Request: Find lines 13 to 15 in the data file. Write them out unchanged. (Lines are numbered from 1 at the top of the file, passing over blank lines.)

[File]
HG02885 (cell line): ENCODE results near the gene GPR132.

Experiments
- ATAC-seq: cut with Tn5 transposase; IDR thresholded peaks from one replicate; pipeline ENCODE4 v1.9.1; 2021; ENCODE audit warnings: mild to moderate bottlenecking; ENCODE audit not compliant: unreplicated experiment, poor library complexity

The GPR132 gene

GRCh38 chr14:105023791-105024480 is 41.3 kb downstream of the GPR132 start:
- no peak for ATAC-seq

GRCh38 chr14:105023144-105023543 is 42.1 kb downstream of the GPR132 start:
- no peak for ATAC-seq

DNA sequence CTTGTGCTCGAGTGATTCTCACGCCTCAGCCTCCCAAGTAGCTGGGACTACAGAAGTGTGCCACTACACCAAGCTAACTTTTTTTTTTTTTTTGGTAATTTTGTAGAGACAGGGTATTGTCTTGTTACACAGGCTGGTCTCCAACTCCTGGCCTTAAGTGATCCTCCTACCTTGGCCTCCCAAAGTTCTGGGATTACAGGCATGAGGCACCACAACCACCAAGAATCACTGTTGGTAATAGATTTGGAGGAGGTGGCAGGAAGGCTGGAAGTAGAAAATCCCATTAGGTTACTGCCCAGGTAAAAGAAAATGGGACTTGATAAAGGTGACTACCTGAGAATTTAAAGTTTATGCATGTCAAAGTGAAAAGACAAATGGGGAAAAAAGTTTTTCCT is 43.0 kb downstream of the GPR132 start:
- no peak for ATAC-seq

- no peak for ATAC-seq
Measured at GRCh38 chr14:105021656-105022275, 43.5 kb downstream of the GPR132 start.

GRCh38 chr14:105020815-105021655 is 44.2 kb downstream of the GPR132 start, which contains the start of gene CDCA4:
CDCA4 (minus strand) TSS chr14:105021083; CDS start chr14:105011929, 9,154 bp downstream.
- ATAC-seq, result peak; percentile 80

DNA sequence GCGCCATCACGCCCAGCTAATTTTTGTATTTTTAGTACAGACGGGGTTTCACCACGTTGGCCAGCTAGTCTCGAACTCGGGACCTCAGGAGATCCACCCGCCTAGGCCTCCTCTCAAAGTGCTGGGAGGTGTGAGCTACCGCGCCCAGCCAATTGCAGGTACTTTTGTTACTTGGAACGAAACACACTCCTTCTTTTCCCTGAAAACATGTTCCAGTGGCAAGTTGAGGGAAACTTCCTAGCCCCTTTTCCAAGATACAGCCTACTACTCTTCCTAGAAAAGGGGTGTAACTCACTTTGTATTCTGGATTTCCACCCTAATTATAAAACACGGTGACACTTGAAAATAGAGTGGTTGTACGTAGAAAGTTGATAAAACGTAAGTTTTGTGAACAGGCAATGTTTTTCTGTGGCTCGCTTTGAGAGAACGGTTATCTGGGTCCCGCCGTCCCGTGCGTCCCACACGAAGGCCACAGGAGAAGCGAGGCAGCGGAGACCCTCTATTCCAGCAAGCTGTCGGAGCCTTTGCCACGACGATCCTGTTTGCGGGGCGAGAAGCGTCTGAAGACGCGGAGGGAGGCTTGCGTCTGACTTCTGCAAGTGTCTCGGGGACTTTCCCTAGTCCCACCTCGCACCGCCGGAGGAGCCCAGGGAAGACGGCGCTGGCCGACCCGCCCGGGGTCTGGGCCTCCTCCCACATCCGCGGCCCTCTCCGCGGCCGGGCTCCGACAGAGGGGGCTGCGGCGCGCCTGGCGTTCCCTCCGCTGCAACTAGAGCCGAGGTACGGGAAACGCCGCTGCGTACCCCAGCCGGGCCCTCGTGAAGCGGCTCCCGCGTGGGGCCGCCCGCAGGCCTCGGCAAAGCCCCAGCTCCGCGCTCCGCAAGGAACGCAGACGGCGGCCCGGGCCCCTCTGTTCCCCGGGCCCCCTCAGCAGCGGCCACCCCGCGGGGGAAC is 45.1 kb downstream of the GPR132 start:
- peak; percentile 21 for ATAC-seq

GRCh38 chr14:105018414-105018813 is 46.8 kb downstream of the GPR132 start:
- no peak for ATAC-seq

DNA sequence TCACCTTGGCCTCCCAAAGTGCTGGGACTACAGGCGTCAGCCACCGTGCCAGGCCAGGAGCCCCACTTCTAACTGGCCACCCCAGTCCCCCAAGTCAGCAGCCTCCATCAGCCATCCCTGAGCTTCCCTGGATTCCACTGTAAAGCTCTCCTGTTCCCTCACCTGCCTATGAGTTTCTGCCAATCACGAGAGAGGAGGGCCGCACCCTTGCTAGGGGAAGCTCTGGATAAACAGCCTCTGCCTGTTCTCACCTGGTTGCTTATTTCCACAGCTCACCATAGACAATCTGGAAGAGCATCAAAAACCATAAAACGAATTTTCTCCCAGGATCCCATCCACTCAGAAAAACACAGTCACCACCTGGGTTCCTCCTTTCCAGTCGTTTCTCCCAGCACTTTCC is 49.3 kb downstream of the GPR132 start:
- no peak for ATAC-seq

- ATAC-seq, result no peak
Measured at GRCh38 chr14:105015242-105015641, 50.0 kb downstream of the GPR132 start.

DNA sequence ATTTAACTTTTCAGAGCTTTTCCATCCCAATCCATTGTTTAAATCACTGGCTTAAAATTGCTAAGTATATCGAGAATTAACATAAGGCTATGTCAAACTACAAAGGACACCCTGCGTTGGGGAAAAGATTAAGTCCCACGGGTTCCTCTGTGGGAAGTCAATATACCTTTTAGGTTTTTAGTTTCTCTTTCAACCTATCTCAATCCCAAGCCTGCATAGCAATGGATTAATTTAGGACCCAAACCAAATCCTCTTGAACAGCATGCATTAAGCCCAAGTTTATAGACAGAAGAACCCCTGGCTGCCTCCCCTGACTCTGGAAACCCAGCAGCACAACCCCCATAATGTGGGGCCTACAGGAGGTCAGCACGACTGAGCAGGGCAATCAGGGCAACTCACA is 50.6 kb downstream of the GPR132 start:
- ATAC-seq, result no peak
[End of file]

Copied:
GRCh38 chr14:105020815-105021655 is 44.2 kb downstream of the GPR132 start, which contains the start of gene CDCA4:
CDCA4 (minus strand) TSS chr14:105021083; CDS start chr14:105011929, 9,154 bp downstream.
- ATAC-seq, result peak; percentile 80